Penn State Professor of Biology Matthew Ferrari wakes up early these days. He has to — Ferrari co-chairs the Public Health and Science Assessment task group responsible for advising senior University leadership as they continue to guide Penn State’s strategic response to the pandemic. Several times a week, Ferrari is studying and tracking current scientific evidence and data, not just in the United States, but from around the globe, as well.
“It’s important to look to partners around the world for context,” said Ferrari, an infectious disease expert in Penn State’s Huck Institutes of the Life Sciences. “Many of them are ahead of us in timescale, so it allows us to see where we might be going.”
According to Ferrari, “Where we might be going?” is a complex question. Each country’s situation is different; some took drastic steps early, while others were more lax. The response even varied within countries. Some towns in Italy, for example, took drastic steps to combat the spread of the virus early; others were slower to respond. "Both are useful cases for us,” said Ferrari.
A history with global disease
Prior to the COVID pandemic, Ferrari had spent years researching the prevention of outbreaks. His work, mostly focused on vaccine-preventable diseases, had him looking at low- and middle-income countries around the world, particularly in Africa. Ferrari is a quantitative epidemiologist, meaning he concentrates on methods for quantifying the amount of disease in a landscape, and how that disease is spread across populations.
“I like to tell people I have a Ph.D. in advanced counting,” Ferrari said. “Counting in this case is actually really hard — but it’s essential to public health functioning.”
There are three aspects that Ferrari focuses on when looking at outbreaks: 1) figuring out the burden of disease, I.e. how much is out there, how many have it, how many are dying from it; 2) evaluation — identifying trends, interventions, and gaps; and 3) forecasting and prediction.
Ferrari explained that people in his line of work look at a few different possible scenarios and are guided by an intervention mindset: Of what we could do, which path is best?
Predicting an outbreak is not like predicting the weather, said Ferrari. If a hurricane is predicted, and people are evacuated, the hurricane still happens. “If people take our recommendations and the outbreak stops, we don’t see what would have happened otherwise,” he said. “Basically, if people tell us we overreacted, we know we did our job.”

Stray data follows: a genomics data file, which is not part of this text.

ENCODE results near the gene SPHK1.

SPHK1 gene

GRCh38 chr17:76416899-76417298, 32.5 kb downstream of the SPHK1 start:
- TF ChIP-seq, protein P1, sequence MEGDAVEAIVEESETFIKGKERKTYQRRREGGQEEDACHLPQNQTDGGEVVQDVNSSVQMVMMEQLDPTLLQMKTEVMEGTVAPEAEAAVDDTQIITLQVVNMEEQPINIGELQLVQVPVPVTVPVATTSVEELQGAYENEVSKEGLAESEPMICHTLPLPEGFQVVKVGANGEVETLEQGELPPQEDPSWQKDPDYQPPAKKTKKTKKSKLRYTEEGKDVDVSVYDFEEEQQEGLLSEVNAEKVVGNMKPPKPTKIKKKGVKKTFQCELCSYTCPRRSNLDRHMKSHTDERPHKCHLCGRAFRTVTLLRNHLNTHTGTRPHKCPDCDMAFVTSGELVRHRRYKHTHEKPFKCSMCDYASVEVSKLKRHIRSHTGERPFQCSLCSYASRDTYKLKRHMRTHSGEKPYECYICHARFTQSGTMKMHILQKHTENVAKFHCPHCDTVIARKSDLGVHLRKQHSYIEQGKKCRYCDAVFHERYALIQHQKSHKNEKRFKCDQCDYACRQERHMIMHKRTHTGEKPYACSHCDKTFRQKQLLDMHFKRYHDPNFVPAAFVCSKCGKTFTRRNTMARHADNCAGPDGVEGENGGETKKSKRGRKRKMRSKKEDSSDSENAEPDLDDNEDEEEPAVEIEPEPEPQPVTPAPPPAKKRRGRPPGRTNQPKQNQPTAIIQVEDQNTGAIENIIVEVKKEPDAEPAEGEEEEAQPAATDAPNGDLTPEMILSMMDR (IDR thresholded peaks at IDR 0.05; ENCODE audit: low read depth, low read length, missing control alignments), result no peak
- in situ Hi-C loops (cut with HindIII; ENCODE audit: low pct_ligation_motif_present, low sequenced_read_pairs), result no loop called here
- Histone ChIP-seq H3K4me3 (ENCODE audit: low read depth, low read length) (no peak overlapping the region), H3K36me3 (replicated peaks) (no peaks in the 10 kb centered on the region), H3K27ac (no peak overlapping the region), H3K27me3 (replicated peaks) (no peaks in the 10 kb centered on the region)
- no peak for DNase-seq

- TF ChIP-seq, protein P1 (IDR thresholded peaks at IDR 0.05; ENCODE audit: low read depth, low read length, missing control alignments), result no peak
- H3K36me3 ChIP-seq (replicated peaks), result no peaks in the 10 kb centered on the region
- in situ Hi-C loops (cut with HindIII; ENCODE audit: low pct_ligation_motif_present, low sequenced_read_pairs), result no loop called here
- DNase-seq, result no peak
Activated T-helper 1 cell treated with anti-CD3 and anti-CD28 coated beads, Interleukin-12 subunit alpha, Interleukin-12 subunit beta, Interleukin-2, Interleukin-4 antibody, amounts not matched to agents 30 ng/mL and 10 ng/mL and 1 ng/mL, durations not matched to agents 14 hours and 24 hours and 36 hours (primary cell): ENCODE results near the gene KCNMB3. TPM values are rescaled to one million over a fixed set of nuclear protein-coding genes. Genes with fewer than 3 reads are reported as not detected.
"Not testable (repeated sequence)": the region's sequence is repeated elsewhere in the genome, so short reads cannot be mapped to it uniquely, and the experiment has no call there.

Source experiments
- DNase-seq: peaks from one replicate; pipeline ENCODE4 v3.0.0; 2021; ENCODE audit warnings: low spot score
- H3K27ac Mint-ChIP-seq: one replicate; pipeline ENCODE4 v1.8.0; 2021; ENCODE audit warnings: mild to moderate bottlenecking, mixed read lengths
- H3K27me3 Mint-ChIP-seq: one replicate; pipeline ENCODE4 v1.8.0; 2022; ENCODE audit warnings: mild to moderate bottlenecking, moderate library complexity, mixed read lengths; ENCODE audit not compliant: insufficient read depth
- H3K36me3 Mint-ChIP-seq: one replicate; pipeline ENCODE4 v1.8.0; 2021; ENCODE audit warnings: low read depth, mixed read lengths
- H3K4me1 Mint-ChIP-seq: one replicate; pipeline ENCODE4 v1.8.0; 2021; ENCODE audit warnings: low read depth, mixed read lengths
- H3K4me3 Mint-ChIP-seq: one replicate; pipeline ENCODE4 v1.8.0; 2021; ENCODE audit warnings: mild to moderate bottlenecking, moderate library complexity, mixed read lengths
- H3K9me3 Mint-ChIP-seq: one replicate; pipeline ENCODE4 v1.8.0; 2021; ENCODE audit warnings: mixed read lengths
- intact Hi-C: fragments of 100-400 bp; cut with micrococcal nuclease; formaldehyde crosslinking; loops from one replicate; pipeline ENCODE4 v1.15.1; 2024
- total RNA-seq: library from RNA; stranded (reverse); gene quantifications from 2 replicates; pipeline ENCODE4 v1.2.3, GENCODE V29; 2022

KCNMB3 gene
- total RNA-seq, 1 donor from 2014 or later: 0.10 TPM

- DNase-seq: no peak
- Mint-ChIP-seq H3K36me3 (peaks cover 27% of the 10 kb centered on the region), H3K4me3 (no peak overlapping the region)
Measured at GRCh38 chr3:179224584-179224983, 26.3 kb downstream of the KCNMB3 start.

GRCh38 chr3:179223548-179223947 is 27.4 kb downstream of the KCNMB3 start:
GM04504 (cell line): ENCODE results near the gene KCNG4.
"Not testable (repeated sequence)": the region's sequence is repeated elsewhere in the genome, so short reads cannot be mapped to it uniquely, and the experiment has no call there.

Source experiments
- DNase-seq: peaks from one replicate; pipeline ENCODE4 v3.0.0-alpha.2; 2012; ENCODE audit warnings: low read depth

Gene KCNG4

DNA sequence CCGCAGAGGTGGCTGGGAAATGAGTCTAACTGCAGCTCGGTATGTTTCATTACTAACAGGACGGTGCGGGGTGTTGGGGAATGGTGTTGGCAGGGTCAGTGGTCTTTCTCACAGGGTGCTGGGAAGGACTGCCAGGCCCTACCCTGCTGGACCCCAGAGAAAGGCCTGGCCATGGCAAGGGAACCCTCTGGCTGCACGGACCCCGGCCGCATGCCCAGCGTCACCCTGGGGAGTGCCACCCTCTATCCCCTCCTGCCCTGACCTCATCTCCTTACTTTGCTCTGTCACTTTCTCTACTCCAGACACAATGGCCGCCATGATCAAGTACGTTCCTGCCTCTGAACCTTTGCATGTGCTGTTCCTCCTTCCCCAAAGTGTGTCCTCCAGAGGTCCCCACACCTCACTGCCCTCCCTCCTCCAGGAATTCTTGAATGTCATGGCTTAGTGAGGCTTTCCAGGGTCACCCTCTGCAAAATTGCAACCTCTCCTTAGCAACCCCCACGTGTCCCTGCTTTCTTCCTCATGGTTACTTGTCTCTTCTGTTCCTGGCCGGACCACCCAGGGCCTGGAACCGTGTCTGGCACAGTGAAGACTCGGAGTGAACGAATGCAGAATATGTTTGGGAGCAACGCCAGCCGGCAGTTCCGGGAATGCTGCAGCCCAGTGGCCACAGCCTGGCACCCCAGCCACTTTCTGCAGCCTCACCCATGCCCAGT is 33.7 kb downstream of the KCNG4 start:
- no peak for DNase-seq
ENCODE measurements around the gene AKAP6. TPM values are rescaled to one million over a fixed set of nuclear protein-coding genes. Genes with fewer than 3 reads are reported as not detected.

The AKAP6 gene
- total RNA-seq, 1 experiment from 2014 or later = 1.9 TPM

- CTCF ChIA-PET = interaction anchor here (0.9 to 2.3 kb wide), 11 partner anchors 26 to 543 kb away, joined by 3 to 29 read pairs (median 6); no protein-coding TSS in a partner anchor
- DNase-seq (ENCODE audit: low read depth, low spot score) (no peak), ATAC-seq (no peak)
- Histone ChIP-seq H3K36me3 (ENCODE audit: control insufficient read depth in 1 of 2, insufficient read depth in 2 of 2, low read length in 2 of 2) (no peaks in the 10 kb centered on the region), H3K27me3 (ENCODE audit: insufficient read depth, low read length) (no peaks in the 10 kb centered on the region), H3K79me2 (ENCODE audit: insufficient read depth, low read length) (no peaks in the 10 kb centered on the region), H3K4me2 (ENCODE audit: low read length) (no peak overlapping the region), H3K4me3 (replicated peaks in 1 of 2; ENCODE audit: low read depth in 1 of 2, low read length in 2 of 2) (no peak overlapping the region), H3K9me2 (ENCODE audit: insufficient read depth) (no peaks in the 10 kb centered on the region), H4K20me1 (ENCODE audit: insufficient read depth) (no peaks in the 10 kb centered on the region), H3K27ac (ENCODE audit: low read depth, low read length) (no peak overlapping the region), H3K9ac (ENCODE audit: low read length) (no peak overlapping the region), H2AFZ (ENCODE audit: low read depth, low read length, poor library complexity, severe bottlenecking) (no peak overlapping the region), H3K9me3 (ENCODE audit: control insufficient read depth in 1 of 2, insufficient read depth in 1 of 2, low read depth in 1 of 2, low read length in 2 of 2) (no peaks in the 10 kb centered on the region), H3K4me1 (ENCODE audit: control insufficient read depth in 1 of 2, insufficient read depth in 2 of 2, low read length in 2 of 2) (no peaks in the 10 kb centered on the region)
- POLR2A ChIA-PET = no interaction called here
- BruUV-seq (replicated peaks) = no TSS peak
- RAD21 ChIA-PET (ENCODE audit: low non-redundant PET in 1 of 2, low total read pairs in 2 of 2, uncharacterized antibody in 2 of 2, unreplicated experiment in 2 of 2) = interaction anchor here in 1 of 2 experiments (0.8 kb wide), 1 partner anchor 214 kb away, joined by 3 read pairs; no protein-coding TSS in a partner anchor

Partnerships across the globe
Through his work with the World Health Organization and other global institutions, Ferrari has formed links with colleagues across the globe — most of whom currently are focused on COVID-19. One such colleague works in the Chinese CDC and is on the ground in Wuhan as part of the outbreak response. Ferrari checks in with him multiple times throughout the week.
“I’m asking, ‘what are you learning, what’s the lesson coming from there, what should I be passing along?’” Ferrari said. “But it goes beyond that. We ask about each other’s kids and pets. I check in to make sure he’s doing okay. And recently, he’s been doing the same for me.”
Most of Ferrari’s contacts have been collegial, formed through meetings through the WHO, academic conferences, and his work with the CDC here in the United States.
“One of the most important roles of an organization like the WHO is to build relationships during lower-stress times,” said Ferrari. “They help give us space to form relationships and trust, and to learn each other’s technical languages.”
In addition to the WHO, Ferrari also works closely with several international academic institutions. Among these are the London School of Hygiene and Tropical Medicine and the Imperial College in the U.K.; as well as Stellenbosch University in South Africa, where he co-advises a graduate student.
“Many of these institutions are at the forefront of the response and modeling, especially in terms of modeling the outbreak in sub-saharan Africa,” said Ferrari. “Working with them has been incredibly insightful.”
Ferrari also works with Doctors Without Borders, The Vaccine Alliance, and the Bill and Melinda Gates Foundation. He spends a large part of his day communicating with international colleagues and credits his strong connections now, with his global work in “peacetime.”
Regardless of how long the situation lasts, it will have lasting impact on global, national, and local levels.
“On a larger scale, it really showed the strategic vulnerabilities in the healthcare system,” said Ferrari. “Not having easy access to care, especially preventative care, has left us vulnerable. If we fail to learn from that, we’ll be just as vulnerable the next time around.”
Ferrari also sees opportunities for the University to learn and grow from lessons learned during the pandemic. “On an external level, as a university, we have a really powerful role in terms of serving the community,“ he added. “I think we need to continue to take that role seriously moving forward."